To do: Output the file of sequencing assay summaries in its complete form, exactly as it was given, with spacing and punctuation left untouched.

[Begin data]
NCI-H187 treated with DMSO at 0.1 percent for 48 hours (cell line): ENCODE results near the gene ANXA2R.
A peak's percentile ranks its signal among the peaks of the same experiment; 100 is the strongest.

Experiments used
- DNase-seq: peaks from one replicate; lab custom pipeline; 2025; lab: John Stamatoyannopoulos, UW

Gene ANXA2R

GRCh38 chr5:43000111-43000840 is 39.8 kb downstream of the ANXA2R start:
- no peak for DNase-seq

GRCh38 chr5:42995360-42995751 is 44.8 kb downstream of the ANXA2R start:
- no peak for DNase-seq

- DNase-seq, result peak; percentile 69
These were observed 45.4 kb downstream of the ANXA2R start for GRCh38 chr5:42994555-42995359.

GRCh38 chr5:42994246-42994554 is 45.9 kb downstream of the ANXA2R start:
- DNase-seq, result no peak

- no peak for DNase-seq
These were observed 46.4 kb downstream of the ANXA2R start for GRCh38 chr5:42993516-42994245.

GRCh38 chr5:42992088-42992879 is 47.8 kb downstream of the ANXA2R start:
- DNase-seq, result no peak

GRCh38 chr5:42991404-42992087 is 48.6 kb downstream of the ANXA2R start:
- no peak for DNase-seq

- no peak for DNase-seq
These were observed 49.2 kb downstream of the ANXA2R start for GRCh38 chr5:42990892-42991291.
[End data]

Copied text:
NCI-H187 treated with DMSO at 0.1 percent for 48 hours (cell line): ENCODE results near the gene ANXA2R.
A peak's percentile ranks its signal among the peaks of the same experiment; 100 is the strongest.

Experiments used
- DNase-seq: peaks from one replicate; lab custom pipeline; 2025; lab: John Stamatoyannopoulos, UW

Gene ANXA2R

GRCh38 chr5:43000111-43000840 is 39.8 kb downstream of the ANXA2R start:
- no peak for DNase-seq

GRCh38 chr5:42995360-42995751 is 44.8 kb downstream of the ANXA2R start:
- no peak for DNase-seq

- DNase-seq, result peak; percentile 69
These were observed 45.4 kb downstream of the ANXA2R start for GRCh38 chr5:42994555-42995359.

GRCh38 chr5:42994246-42994554 is 45.9 kb downstream of the ANXA2R start:
- DNase-seq, result no peak

- no peak for DNase-seq
These were observed 46.4 kb downstream of the ANXA2R start for GRCh38 chr5:42993516-42994245.

GRCh38 chr5:42992088-42992879 is 47.8 kb downstream of the ANXA2R start:
- DNase-seq, result no peak

GRCh38 chr5:42991404-42992087 is 48.6 kb downstream of the ANXA2R start:
- no peak for DNase-seq

- no peak for DNase-seq
These were observed 49.2 kb downstream of the ANXA2R start for GRCh38 chr5:42990892-42991291.